Neither competitive exclusion nor SE vaccination will eliminate the need for a comprehensive egg quality assurance program because the best way to ensure that eggs do not become SE contaminated is to make sure
hens are never exposed to SE. In environments where SE might be present, both competitive exclusion and SE vaccination, properly applied, would be useful components of a QA program to minimize risk of SE contamination of eggs.


Blankenship, L.C., J. S. Bailey, N.A. Cox, N.J. Stern, R. Brewer, and O. Williams, 1993. Two-step mucosal competitive exclusion flora treatment to diminish Salmonellae in commercial broiler chickens. Poultry Science 72:1667-1672.

Schlosser, W., D. Henzler, J. Mason, S. Hurd, S. Trock, W. Sischo, D. Kradel, and A. Hogue, 1995. Salmonella enteritidis Pilot Project Progress Report. U.S. Government Printing, Washington, DC.

By A. Bruce Webster, Extension Poultry Scientist
Poultry Tips newsletter – College of Agricultural and Environmental Sciences
The University of Georgia Cooperative Extension Service

SOURCE: Univ. of Georgia Cooperative Extension Service

Transporting Broiler Chickens Could Spread Antibiotic-Resistant Organisms

Jumat, 28 November 2008 3 komentar

Researchers at the Johns Hopkins Bloomberg School of Public Health have found evidence of a novel pathway for potential human exposure to antibiotic-resistant bacteria from intensively raised poultry—driving behind the trucks transporting broiler chickens from farm to slaughterhouse. A study by the Hopkins researchers found increased levels of pathogenic bacteria, both susceptible and drug-resistant, on surfaces and in the air inside cars traveling behind trucks that carry broiler chickens. The study is the first to look at exposure to antibiotic-resistant bacteria from the transportation of poultry. The findings are published in the first issue of the Journal of Infection and Public Health.

Typically, broiler chickens are transported in open crates on the back of flatbed trucks with no effective barrier to prevent release of pathogens into the environment. Previous studies have reported that these crates become contaminated with feces and bacteria.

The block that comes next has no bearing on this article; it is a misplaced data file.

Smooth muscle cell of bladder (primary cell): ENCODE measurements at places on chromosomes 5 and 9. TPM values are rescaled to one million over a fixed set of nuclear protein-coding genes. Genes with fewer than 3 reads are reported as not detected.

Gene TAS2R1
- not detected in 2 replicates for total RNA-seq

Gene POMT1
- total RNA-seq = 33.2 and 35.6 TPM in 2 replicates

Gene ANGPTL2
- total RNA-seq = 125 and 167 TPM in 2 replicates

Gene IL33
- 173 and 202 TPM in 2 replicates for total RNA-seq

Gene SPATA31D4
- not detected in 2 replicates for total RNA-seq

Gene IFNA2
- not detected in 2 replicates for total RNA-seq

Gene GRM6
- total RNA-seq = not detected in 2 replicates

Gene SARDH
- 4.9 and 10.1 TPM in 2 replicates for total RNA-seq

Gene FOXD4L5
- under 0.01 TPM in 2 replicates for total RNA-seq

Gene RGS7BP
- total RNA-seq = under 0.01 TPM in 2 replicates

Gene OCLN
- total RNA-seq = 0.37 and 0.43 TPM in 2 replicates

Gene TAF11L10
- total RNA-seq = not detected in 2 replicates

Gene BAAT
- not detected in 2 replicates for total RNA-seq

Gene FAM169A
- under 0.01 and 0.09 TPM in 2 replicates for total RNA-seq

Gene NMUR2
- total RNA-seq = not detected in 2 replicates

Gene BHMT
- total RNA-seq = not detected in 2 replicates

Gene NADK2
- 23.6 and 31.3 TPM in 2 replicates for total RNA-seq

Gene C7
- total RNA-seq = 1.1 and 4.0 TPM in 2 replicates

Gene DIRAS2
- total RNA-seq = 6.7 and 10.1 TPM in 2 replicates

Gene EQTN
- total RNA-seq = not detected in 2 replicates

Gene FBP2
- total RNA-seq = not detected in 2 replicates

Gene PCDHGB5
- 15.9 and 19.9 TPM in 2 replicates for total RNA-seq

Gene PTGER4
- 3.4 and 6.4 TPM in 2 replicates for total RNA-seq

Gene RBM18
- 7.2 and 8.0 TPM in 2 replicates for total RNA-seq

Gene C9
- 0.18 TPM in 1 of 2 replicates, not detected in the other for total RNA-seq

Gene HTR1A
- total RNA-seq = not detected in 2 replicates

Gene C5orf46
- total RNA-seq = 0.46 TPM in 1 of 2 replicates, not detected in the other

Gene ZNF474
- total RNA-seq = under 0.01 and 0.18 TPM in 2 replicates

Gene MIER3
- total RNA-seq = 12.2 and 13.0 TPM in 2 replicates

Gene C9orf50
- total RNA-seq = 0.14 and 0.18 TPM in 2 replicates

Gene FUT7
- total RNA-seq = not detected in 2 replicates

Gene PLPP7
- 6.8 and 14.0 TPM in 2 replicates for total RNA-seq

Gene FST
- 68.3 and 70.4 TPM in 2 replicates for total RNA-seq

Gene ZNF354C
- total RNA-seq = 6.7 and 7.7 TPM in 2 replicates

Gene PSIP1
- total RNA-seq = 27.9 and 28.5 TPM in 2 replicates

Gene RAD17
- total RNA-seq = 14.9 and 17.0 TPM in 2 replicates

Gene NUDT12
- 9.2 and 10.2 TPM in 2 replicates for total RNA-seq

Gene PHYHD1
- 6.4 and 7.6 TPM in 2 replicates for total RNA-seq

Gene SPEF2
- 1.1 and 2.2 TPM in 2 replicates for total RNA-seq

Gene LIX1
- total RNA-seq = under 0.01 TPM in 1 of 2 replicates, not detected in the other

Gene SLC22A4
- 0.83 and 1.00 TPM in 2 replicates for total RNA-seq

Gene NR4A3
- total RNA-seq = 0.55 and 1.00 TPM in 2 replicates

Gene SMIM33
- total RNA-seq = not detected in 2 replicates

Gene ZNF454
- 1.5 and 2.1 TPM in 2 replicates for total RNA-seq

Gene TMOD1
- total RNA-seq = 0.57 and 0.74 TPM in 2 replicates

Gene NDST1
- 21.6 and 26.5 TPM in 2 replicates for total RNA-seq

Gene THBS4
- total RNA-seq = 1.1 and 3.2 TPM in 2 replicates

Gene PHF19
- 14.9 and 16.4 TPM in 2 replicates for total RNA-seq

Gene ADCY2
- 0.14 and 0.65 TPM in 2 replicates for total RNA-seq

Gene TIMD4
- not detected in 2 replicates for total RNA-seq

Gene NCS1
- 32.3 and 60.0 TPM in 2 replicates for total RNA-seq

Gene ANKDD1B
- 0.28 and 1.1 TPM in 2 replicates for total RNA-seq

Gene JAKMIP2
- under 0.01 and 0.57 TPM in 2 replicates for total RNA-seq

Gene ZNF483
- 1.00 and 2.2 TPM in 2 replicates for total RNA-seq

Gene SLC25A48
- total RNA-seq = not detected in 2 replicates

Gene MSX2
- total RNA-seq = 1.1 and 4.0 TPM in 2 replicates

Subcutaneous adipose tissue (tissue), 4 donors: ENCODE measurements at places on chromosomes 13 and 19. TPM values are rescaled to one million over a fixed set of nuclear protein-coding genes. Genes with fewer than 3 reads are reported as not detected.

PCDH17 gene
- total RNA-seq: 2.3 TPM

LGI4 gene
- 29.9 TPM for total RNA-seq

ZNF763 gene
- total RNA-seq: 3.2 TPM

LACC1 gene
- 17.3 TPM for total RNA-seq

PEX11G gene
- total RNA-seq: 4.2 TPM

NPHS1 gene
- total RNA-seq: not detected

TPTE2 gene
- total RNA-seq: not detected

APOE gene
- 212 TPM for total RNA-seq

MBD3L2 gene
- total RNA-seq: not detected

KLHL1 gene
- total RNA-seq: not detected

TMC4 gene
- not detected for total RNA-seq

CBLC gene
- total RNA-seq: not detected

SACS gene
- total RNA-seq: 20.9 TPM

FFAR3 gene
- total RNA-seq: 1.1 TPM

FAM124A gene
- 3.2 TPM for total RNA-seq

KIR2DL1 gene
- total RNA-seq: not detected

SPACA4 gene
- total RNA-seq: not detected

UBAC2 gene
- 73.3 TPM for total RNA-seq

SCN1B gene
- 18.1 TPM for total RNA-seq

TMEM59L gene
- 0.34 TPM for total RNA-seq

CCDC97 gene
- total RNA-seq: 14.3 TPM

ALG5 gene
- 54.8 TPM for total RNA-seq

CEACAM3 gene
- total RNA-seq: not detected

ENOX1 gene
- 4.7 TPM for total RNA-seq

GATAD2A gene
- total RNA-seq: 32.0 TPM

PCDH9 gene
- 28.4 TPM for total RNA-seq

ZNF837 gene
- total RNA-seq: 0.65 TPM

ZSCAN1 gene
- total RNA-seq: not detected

The new study was conducted on the Delmarva Peninsula—a coastal region shared by Maryland, Delaware and Virginia, which has one of the highest densities of broiler chickens per acre in the United States. Ana M. Rule, PhD, a research associate in the Bloomberg School’s Department of Environmental Health Sciences, along with professor Ellen K. Silbergeld, PhD, and Sean L. Evans collected air and surface samples from cars driving two to three car lengths behind the poultry trucks for a distance of 17 miles. The cars were driven with both air conditioners and fans turned off and with the windows fully opened. Air samples collected inside the cars, showed increased concentrations of bacteria (including antibiotic-resistant strains) that could be inhaled. The same bacteria were also found deposited on a soda can inside the car and on the outside door handle, where they could potentially be touched.

“We were expecting to find some antibiotic-resistant organisms since it’s pretty clear that the transportation conditions for these chickens are not closed or contained,” Rule said. “Our study shows that there is a real exposure potential, especially during the summer months, when people are driving with the windows down; the summer is also a time of very heavy traffic in Delmarva by vacationers driving to the shore resorts.”